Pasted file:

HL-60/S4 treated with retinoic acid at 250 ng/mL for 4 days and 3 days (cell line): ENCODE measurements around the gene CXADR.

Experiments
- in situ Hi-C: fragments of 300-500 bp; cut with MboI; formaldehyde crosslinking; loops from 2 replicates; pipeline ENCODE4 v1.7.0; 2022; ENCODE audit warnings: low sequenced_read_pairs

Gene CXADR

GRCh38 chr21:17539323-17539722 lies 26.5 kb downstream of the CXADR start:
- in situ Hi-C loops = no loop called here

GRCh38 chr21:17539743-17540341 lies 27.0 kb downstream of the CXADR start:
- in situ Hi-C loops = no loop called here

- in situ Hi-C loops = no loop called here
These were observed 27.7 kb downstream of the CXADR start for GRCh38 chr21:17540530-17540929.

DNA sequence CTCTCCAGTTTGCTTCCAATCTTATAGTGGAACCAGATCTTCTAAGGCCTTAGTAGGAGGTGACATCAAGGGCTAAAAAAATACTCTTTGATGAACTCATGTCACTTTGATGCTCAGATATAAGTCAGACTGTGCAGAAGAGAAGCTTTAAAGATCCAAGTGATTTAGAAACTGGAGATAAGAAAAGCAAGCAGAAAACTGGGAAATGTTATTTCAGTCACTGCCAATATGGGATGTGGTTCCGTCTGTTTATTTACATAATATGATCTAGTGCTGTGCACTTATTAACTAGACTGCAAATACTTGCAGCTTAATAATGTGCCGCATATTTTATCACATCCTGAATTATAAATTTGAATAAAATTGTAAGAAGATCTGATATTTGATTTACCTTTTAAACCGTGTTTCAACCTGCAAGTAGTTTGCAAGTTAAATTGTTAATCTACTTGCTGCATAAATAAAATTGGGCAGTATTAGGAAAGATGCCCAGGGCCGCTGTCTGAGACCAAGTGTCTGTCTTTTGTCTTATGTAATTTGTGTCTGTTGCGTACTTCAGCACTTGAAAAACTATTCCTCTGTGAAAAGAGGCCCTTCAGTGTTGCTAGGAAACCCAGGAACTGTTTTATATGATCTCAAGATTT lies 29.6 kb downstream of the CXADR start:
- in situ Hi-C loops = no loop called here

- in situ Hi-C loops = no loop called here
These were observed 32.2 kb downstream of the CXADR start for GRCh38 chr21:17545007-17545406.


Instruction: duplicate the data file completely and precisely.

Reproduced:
HL-60/S4 treated with retinoic acid at 250 ng/mL for 4 days and 3 days (cell line): ENCODE measurements around the gene CXADR.

Experiments
- in situ Hi-C: fragments of 300-500 bp; cut with MboI; formaldehyde crosslinking; loops from 2 replicates; pipeline ENCODE4 v1.7.0; 2022; ENCODE audit warnings: low sequenced_read_pairs

Gene CXADR

GRCh38 chr21:17539323-17539722 lies 26.5 kb downstream of the CXADR start:
- in situ Hi-C loops = no loop called here

GRCh38 chr21:17539743-17540341 lies 27.0 kb downstream of the CXADR start:
- in situ Hi-C loops = no loop called here

- in situ Hi-C loops = no loop called here
These were observed 27.7 kb downstream of the CXADR start for GRCh38 chr21:17540530-17540929.

DNA sequence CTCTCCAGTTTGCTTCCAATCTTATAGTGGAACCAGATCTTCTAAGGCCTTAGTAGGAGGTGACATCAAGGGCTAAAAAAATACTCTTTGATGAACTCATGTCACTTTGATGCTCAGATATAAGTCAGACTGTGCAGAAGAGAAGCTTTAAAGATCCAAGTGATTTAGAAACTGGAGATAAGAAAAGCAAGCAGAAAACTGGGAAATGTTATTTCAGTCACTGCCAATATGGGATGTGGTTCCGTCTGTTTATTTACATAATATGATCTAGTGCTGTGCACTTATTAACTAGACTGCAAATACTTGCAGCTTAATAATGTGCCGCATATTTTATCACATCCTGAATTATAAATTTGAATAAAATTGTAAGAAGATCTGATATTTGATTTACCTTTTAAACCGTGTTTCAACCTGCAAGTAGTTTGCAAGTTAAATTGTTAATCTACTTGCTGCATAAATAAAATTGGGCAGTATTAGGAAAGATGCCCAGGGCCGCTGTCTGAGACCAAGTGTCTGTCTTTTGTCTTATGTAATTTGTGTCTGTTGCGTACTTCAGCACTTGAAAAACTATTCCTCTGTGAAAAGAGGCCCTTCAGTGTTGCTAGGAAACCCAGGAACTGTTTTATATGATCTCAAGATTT lies 29.6 kb downstream of the CXADR start:
- in situ Hi-C loops = no loop called here

- in situ Hi-C loops = no loop called here
These were observed 32.2 kb downstream of the CXADR start for GRCh38 chr21:17545007-17545406.